Squid Kebabs and a Sleeper Bus Across Qinghai

We decided to spend one day in Xining, the capital of Qinghai province. Although one of the main Buddhist Yellow Sect monasteries is nearby, I had an alterior motive for convincing Yann to spend the night in the city: the night market. With a 20 hour sleeper bus ride slated for the next day, we eagerly sought out the market for some fine dining. It took us a while to find it, tucked away along a side street. The street was blocked off, set up with food stalls and dining tables. It was packed with people and most importantly, lots of food. Xining has a large Hui Muslim population, contributing most of the dishes, including mutton, fish, noodles, soups, dumplings, fruit kebabs and the most delicious squid kebabs barbecued and covered in sesame sauce. The night market succeeded in getting Yann to stop insisting that we should have taken the earlier bus. The next day, before catching our bus, we decided to visit Ta'er Temple. The temple was built at the birthplace of the founder of the Yellow Hat Sect of Tibetan Buddhism. It has now become no more than a bizarre tourist sight for the Han Chinese being guided around the complex by other Han Chinese dressed up as Tibetans. We even saw a Chinese soldier giving a tour. We visited in the middle of the mid-Autumn holiday week, so the place was completely overrun. Although some of the buildings were attractive, as a whole the place was extremely disappointing (we had been warned by our guidebook). We boarded our sleeper bus in the afternoon and were happy to find our two bunks were bottom ones, near the middle of the bus, each with a window (the ticket seller had looked after us). We had become slightly paranoid about being too close to the front of the bus, afraid of flying through the windshield in the case of an accident (stories had been circulating about a traveller who had recently died that way). I made Yann wear his seatbelt for the whole ride, which strapped up near the chest instead of the waist and made it pretty much impossible to get any sleep. Neither of us were entirely convinced that the seatbelts actually increased our safety, but we wore them anyways. Sleeper buses in China are a pretty nice way to travel long distances when trains aren't available. The buses have three rows of bunk beds except the back section where they suspend planks between the bunks so that five people end up side by side in a giant bed (we have thankfully never ended up in the back). There are two narrow alleys separating the rows of bunks. The beds are on the short side, so that you have to sleep in a semi-seated position, but you get blankets and a pillow. We arrived in Jyekundo (better known by its Chinese name Yushu) after only 17 hours on the road, three hours earlier than we had thought. We settled in the hotel run by the local monastery. The rooms and bathrooms were absolutely filthy and the monks were grumpy and pretty much incompetent. We paid 3$ each for our beds, but we felt that we were grossly overpaying.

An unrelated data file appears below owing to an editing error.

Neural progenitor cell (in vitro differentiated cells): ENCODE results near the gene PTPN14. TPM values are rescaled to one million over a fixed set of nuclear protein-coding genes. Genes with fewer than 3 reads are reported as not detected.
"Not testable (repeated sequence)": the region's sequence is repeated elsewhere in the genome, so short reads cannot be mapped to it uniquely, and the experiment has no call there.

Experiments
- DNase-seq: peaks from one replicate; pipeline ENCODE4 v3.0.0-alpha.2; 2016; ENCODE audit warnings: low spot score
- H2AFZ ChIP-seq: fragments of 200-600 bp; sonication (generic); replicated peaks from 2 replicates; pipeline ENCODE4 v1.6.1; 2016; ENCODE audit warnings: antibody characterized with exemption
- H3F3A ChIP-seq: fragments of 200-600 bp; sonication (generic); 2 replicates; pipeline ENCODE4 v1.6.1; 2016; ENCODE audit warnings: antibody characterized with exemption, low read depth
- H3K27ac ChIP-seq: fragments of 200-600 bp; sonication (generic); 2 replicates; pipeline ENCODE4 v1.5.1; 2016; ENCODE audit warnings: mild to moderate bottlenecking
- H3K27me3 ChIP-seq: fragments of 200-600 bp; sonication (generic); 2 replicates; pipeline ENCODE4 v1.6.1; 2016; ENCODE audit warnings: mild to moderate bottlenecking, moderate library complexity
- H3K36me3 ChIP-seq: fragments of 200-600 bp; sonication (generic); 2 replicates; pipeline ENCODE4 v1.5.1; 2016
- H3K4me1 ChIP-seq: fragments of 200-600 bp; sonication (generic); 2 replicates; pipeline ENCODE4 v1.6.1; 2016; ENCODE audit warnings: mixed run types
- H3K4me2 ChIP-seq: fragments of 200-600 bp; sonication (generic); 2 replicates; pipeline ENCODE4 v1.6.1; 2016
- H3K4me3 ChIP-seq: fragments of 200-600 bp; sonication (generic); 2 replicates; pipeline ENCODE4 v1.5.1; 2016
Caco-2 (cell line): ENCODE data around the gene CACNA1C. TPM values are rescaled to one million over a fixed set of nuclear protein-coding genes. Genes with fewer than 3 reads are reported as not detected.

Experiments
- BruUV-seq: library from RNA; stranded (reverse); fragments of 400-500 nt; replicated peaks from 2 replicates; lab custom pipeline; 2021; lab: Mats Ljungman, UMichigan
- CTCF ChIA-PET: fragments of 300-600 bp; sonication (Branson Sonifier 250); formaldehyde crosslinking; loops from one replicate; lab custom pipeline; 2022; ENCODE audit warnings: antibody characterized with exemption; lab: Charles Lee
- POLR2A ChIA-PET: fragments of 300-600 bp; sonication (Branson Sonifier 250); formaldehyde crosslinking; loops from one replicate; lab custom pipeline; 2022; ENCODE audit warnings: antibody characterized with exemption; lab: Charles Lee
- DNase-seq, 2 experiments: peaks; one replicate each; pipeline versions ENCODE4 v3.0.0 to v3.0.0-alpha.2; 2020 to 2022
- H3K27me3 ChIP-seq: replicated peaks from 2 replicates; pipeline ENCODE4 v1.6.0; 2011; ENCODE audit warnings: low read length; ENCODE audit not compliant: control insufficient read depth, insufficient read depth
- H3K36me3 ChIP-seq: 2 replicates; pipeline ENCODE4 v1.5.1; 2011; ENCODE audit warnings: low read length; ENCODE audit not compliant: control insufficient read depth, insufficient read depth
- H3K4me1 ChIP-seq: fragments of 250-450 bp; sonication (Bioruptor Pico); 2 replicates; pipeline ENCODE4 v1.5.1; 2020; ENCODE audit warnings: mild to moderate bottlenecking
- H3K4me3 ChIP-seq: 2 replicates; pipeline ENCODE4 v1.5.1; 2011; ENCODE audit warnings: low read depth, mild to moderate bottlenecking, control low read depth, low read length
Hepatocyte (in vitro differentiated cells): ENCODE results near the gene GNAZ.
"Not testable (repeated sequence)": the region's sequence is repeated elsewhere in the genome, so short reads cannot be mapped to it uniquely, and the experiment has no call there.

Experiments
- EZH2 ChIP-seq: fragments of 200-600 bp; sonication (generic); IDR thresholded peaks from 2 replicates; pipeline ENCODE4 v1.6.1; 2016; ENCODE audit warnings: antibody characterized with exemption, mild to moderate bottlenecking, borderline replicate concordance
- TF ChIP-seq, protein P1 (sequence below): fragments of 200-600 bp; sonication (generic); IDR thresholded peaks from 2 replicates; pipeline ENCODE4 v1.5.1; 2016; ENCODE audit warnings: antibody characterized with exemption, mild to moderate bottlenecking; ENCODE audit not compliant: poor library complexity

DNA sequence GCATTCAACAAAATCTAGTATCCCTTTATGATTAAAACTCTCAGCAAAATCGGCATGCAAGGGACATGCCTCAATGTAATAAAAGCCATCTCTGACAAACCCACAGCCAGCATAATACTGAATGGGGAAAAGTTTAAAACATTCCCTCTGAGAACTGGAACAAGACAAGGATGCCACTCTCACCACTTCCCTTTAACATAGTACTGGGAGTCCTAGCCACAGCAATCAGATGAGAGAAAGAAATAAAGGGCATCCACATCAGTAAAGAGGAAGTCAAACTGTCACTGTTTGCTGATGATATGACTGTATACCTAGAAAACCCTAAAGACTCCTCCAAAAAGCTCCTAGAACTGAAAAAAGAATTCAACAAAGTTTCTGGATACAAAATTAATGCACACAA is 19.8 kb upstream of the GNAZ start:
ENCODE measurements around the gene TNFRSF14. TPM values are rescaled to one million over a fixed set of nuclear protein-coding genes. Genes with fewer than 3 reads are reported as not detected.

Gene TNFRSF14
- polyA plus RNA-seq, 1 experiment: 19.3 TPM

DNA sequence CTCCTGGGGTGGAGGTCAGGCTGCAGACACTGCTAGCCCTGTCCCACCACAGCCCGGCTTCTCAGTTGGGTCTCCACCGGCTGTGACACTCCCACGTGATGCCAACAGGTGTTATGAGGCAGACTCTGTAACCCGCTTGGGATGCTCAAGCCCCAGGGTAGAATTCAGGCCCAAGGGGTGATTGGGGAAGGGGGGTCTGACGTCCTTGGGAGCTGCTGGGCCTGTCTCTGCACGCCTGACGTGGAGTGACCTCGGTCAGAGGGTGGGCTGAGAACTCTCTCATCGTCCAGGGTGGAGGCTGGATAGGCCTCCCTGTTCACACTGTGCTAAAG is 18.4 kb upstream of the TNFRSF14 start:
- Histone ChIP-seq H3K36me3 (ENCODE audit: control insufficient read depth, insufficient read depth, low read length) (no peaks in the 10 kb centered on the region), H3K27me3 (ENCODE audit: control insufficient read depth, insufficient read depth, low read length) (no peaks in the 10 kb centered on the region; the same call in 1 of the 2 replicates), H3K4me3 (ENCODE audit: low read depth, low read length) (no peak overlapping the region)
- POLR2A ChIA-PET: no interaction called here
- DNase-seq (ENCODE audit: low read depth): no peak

Being fairly isolated, Yushu doesn't get too many tourists, at least that's what we concluded by the stares and attention that attracted (much more than the usual). People were happy, even eager to be photographed. Yushu is almost entirely Tibetan, even the Tibetan souvenir shops seem to be owned by Tibetans. The streets were busy and colourful, filled with villagers and herders, shopping and socialising. Stores were filled with various prayer items and Tibetan clothing and music. The meat market, selling mainly yak meat and other yak parts, lines the banks of the river that runs through town. We watched the butchers, hacking away at the carcasses with huge axes, the smell of dried yak parts filling the air. The Tibetan diet consists mainly of Yak meat and dairy, we ate the usual momos (yak meat dumplings) at a small restaurant by our hotel. Despite the town's small size, it has three bus stations, and it took us most of the morning to figure out that we couldn't buy a ticket to our next destination. We were however given the street corner where we should stand to grab a seat in a minibus. After we failed to organize onward travel, we visited a small village a few kilometers out of town, home to one of the world's largest mani (prayer stone) wall. A constant stream of pilgrims circles the giant pile of stones over and over. Other pilgrims, and tourists add their own stones to the wall in the most prominent position they can find. Again, our presence attracted attention, but not enough to keep people from their circling and prayer-wheel spinning. After lunch we hiked up into the hills surrounding the town and got beautiful views of the Jyekundo Monastery. We spent the afternoon weaving through narrow village lanes and hiking past the prayer flags and white chortens before being greeted by a few novice monks perched in a nearby tree. Even though we only spent a day in the town, there was no question that it had been worth the trouble getting there.

1 comment:

mom said...

the Dalai Lama was received diplomatically in Ottawa which caused a huge furor. I'm still muddled on the connection between freeTibet and tourism both in China and in exiled Tibet.